Quilting my Bargello

Posted by Ruth on 23 October 2012 | 0 Comments
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As I mentioned in my last blog post, I was finishing my new bargello designs over the weekend. Today I'm going to talk about how I quilted them.

One of my favorite tricks in quilting an applique design is to use the paper pulled from the back of the applique shape. Of course this only works on single complete designs, not a design made up of several pieces. The leaves and snowflakes are ideal. A single shaped flower would work great too.

By using the backing paper you save time by not having to draw the design on your background or making new templates from freezer paper or Avery labels. (although both of these have their advantage as they can be pressed in place instead of pinned)

With plenty of templates at hand, I can position them in a pleasing manor before I start any quilting. That gives me an overall idea of how the quilting will look and I can reposition any if needed.

Position backing paper ready for quilting

A pin here and there will hold them in place until I have my arrangement. When I like the layout, I secure the templates with at least 2 pins to prevent them from moving as I stitch them. I use fine wedding pins which are shorter than the quilting pins you buy because then they don't extend over the edge of the template, thus can stay put until my stitching is complete.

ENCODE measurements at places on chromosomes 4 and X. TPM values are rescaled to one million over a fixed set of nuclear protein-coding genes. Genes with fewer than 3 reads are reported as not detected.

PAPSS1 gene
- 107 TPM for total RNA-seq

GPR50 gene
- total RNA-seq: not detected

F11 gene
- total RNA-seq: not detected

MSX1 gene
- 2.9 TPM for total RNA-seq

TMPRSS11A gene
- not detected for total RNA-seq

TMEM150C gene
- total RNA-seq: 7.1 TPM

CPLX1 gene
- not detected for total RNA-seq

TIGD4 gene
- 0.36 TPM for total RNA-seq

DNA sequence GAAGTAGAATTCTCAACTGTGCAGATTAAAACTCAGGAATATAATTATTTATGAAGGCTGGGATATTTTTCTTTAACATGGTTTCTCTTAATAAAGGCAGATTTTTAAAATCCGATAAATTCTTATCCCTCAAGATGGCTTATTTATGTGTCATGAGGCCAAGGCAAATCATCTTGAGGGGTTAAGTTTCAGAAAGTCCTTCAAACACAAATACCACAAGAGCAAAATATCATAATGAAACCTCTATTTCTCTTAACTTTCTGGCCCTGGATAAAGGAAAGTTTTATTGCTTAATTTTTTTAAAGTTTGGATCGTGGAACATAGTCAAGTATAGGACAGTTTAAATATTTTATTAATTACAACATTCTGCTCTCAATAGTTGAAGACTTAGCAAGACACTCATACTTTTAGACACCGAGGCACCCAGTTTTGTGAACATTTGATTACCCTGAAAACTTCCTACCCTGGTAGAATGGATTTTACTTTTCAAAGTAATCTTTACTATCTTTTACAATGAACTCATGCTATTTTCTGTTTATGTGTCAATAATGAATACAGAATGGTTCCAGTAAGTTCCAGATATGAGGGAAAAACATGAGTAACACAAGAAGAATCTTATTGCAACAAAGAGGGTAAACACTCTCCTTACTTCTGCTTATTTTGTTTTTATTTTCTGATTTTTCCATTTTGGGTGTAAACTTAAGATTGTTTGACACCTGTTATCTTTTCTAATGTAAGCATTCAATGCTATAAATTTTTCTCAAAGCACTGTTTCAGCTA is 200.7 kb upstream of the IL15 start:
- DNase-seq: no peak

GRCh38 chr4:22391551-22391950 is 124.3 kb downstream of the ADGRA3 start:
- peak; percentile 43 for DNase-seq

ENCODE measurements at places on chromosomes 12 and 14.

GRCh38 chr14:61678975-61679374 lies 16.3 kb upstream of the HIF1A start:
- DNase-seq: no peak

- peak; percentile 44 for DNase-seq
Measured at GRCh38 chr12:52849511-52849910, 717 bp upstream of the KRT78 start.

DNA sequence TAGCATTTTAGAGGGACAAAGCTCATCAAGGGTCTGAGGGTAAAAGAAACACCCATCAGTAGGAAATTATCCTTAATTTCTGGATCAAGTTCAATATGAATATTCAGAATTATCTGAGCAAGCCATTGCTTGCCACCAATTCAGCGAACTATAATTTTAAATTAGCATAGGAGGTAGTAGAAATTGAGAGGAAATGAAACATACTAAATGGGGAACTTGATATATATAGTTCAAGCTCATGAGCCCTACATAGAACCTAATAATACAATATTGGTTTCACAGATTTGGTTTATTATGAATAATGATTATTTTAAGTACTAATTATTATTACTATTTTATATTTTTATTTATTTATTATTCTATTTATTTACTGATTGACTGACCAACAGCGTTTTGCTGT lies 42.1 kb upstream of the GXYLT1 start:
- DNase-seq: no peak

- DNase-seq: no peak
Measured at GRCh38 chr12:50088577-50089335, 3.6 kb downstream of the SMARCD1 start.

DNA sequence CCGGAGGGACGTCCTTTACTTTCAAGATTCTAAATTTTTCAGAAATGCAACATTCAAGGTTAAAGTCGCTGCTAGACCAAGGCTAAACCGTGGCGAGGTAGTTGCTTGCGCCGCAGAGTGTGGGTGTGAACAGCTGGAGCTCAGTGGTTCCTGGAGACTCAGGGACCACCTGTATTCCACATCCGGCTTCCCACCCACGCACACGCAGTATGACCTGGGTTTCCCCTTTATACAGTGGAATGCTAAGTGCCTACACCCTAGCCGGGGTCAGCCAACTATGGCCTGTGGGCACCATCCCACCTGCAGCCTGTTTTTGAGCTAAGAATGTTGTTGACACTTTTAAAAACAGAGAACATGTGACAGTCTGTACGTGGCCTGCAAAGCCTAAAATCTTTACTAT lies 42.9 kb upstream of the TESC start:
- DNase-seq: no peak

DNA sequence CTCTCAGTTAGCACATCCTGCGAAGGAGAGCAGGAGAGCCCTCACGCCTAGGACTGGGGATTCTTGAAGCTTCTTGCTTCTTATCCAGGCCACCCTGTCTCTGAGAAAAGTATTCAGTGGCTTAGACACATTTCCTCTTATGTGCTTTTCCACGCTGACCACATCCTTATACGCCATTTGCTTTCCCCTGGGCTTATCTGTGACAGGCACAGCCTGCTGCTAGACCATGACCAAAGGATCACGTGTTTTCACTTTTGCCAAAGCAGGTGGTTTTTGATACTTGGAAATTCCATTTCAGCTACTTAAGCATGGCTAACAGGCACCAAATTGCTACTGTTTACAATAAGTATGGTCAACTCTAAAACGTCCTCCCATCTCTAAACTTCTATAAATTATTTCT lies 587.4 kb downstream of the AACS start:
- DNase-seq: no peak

The winter scene of snowflakes creates a cooler feel. Where the leaves appear to be swept with an autumn breeze, the snowflakes are drifting softly to the ground. You could do the same with the leaves of course. It is all a matter of where you place the appliques and the quilting you use.

Can you see the quilted snowflakes?

Alternatively, you can create a wind effect by stitching a swirling design in the open spaces. Now the leaves really look as if they are blowing in the wind.

A swirl quilting design

These templates can also create a continuous border design. Position leaves close so the tips are almost touching. Quilt along one side and then the other instead of individually. It's amazing how quickly it goes!

Continuous border design

You can make a continuous border right along or just decorate the corners. On the long borders you might need to add a central design. I used two leaves with the stems almost touching.

Central design on border

I hope this article helps you decide on what quilting you will do on your quilt. I would love to hear what you did.

If you need more information about this pattern, you can find it here: Fractured Seasons

Visit www.arbeedesigns.com website for unique quilt patterns and online quilting classes

quilting classes available at the Academy of Quilting

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